As a public service to our wonderful readers, BrightReviews is launching a brand new series of articles designed to help you avoid some of the most common “sins” television marketers commit. Read, learn, and share these tips so you and your loved ones don’t get burned. Let’s get started with #1, shall we?

Sneaky Pricing is at the top of our Sin List because it’s so common and used by almost every brand, every product, and in every sector of the marketplace. It goes something like this:

Buy Now For Just $10 (Plus S&H)

At first read, of course, you’re thinking, wow, this item I really want is ONLY $10! Whatta bargain! But somewhere on the order page (in tiny print or below the Process Order button) they disclose what the actual cost of S&H is.

BTW, in case you don’t know, S&H stands for shipping and handling, sometimes listed as P&H or processing and handling. Basically, this is the supposed cost of them taking your order and mailing you the product.

In our hypothetical case as outlined above, let’s say the S&H is $7.95. So now you see this “cheap” $10 product has suddenly become $17.95 – not as great a bargain is it?

But Wait… There’s More!

Many companies, in addition to charging you S&H for the initial item tack on another set of fees in an even sneakier manner. Here’s how this scenario goes. The product you want is $10 plus S&H, but they say the offer is “buy one get one” or as a “special bonus” they are throwing in some other items or a second one “free!” – just pay additional S&H. Most of the time, you cannot opt out of the second “free/bonus” item.

In our case, let’s say they offer you the Product at $10 plus $7.95 S&H and then the “free” Product also has a $7.95 fee. NOW our supposedly $10 item has jumped to $25.90. See how this works?

100% “Money Back” Guarantee

Most companies do offer at least a 30-day guarantee, but again they often do a few sneaky things. First of all, they will almost always only refund the purchase price and not any of the S&H they charged. That means if you return said Product that you shelled out $25.90 for, you will just get back your initial $10 – they will pocket the $15.90 whether the product works or not.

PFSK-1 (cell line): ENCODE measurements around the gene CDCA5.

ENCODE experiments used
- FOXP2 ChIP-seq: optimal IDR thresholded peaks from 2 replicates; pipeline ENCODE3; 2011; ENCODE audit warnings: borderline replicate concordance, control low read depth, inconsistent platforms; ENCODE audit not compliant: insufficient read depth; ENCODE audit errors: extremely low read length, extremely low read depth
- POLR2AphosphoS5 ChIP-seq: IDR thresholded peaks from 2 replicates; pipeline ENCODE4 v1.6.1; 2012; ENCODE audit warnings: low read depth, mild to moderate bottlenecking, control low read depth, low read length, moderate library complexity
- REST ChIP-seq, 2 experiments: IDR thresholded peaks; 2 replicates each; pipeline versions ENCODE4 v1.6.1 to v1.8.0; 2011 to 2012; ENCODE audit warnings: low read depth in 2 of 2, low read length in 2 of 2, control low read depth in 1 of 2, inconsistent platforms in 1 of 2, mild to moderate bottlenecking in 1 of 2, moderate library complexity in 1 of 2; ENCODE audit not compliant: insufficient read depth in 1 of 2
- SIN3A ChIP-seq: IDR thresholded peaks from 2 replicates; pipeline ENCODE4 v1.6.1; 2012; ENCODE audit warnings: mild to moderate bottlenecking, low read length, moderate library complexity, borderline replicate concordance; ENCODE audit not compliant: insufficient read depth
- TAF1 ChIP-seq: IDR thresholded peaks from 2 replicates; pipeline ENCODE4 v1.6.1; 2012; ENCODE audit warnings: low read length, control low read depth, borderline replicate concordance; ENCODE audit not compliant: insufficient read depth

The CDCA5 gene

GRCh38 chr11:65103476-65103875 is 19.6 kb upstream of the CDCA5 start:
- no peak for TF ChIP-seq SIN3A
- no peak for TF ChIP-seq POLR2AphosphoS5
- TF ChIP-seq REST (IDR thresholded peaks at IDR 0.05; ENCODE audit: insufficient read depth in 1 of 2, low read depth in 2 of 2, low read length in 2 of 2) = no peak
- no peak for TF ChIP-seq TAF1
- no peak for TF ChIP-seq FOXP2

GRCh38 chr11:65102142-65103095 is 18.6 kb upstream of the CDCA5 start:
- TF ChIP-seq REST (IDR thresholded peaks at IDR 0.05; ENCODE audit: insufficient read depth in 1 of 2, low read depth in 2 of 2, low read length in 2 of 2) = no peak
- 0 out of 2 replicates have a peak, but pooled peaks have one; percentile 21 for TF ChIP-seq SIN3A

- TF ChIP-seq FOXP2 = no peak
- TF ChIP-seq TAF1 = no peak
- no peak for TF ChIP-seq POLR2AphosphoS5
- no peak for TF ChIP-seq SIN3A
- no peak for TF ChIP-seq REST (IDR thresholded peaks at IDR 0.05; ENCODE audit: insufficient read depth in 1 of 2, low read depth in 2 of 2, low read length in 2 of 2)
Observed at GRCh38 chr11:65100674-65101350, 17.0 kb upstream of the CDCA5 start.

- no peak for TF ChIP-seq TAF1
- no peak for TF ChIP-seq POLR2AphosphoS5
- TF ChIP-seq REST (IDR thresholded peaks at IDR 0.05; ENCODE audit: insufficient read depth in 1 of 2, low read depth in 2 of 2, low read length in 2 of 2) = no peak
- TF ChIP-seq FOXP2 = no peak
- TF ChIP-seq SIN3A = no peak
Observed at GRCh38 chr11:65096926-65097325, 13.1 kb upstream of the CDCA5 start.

Also, you probably have to pay to ship it back yourself. Depending on its size, this can be a couple of dollars or if it’s big and heavy, can quickly eat up any of your so-called refund. Either way, it still costs you money.

Finally, some companies have special requirements for returned merchandise in the fine print. You may not be able to open or use the product if it’s a consumable item, and some companies may make you write out a “detailed” explanation as to why you are returning it. Any violation of these policies could result in the nullification of your refund.

Why These Fees?

As you probably realize from using the US Post Office, it usually does not cost too much to ship a small item. Even if you have a second “free” one in the same box, shipping should not double. In reality, that’s how many these companies make a profit. They create a desirable product via a fancy infomercial that they list for a very cheap price (as outlined above) with a tempting “buy one get one free” offer to boot. These fees are collected and kept outside of the product return policy.

To take it one step further, some of the companies do not let you see or review the final price with all these fees before you click “Process Order.” You will only know the final price that you paid when you receive your credit card statement.

What Can You Do?

Although Sneaky Pricing is the most common trick in the book, there are a few ways to protect yourself, or at least know what you are really paying.

  • Do the math! Before deciding to purchase, add up all those pesky little S&H fees in your head or with a calculator. Some companies do list the total somewhere on the page but keep an eye out for asterisks. If there are “special bonuses” that require additional fees, see if there’s a way to opt-out of them before purchase.
  • Beware of buttons that say “Process Order” without allowing you to review the fees. When you click on that, you commit to buying the product.
  • Keep expectations in check. It’s probably not going to be as amazing as it is in the commercial, as “As Seen On TV” products in general tend to disappoint. Decide if that affects your desire to purchase.
  • If the combined S&H fees are more than the product itself, this is a “Red Flag” that it may not work as advertised. This is because even if returned, they will still make money off of you, so there’s less of an incentive for quality.
  • Carefully read the Return Policy or call Customer Service. Some companies will offer to pay the return postage if you ask. Make sure there are no hidden clauses that will prevent you from getting your money back.
  • If the product fails the above tests and you still want to purchase it, look to see if it is available at a “big box” retailer (Walgreens, Amazon, etc.) Hint: most of them eventually are, and usually have lower shipping fees as well as a friendlier return policy.

Thanks for reading, and we hope you learned something. Stay tuned for our next installment